What to Get & Where to Get It[edit]

  • East Tallinn Central Hospital: "The women’s clinic at East Tallinn Central Hospital offers reliable professional help for taking care of your health and becoming a mother... The maternity hospital at the Central Hospital is the oldest in Estonia. One fourth of Estonian children are born here. Many of our patients are connected with long-term traditional ties – often multiple generations of mothers and grandmothers have given birth here."

Costs[edit]

Abortion[edit]

Important Note: There are two main types of abortions: medical (also known as the "abortion pill") and surgical (also known as "in-clinic"). For medical abortions, you take a pill to induce abortion. For surgical abortions, a procedure is performed to induce abortion. For general information about medical and surgical abortions, click here.

Laws & Social Stigmas[edit]

In Estonia, abortion is legally available upon request in the first 12 weeks of pregnancy, according to the Termination of Pregnancy and Sterilization Law. Furthermore, abortion is legally available in the first 22 weeks of pregnancy when the pregnancy causes physical issues for the pregnant person, if the baby has a high risk of severe mental or physical disabilities, if the pregnant person has a disease or heath issue that would prevent them from bringing up the child, or if the pregnant person is under 15 years old or over 45 years old.[10]

What to Get & Where to Get It[edit]

  • Eesti Seksuaaltervise Liit / Estonian Sexual Health Association: You can contact them to learn more about abortion laws or abortion providers in Estonia. "As Estonia’s leading advocate of family planning and sexual and reproductive health (SRH), the Estonian Sexual Health Association has chosen to focus particularly on sex education for young people."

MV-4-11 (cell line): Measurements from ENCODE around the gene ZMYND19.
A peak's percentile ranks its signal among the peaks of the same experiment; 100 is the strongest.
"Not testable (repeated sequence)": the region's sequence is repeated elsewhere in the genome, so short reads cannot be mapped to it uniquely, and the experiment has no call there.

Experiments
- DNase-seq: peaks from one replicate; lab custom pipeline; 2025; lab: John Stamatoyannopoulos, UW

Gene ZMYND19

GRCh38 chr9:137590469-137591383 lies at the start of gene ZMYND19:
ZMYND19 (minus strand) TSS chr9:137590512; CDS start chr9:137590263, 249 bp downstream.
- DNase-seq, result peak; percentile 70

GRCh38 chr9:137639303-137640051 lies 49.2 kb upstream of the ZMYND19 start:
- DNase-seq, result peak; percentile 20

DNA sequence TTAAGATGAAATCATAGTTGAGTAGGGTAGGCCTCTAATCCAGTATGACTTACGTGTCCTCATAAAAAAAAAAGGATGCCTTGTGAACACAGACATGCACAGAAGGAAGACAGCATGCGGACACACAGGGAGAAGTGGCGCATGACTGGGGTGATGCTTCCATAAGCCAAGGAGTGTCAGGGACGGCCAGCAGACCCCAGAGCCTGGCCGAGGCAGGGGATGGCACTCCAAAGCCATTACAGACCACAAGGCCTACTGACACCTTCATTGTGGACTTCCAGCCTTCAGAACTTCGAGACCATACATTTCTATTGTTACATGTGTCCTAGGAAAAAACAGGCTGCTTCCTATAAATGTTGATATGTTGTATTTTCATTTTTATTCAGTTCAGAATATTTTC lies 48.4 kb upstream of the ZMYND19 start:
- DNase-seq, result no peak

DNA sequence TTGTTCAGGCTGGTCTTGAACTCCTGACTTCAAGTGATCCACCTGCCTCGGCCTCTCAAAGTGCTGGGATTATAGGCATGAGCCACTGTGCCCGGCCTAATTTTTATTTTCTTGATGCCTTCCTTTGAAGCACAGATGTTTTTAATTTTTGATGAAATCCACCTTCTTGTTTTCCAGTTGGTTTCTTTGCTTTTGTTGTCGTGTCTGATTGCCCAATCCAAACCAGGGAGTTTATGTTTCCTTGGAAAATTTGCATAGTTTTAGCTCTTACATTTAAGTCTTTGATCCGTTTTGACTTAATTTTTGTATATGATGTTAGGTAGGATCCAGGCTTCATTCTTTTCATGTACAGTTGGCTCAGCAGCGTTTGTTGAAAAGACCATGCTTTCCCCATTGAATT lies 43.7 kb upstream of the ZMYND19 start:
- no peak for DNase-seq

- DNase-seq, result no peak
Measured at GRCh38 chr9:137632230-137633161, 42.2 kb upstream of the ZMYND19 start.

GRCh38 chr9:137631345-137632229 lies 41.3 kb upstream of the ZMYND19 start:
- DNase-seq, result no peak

• Medicum: "Performed at the request of the patient up to the 9th week of pregnancy. To induce an abortion, medications are administered according a regimen. Before that, a gynaecological visit is required, where an ultrasound scan is used to determine the extent of the pregnancy and necessary analyses are taken." "Medicum is the largest outpatient care facility providing general and special medical care in Estonia, and it has been operating since 1986 when it developed from Lasnamäe polyclinic." Registration office +372 605 0601.

Costs[edit]

  • At Medicum, here are medical abortion costs (as of January 2019): Medical abortion - 120€; Copayment for medical abortion - 17.67€

Advocacy & Counseling[edit]

Laws & Social Stigmas[edit]

What to Get & Where to Get It[edit]

Emergency Numbers[edit]

  • Emergency number: Call 112
  • First Aid (Ambulances): Call 112 (24-hour)
  • East-Tallinn Central Hospital, Emergency Room at Women’s Clinic – midwife of duty: Call +372 53 080 874
  • Trauma centers:
    • East Tallinn Central Hospital, Ravi 18, Tel: 1900 or 372-6227070
    • Tallinn North Estonia Medical Center Hospital, Sütiste 19, Tel: (372) 617-1049 or (372) 617-1300 or (372) 6171369 (for Emergency Room 24 hours).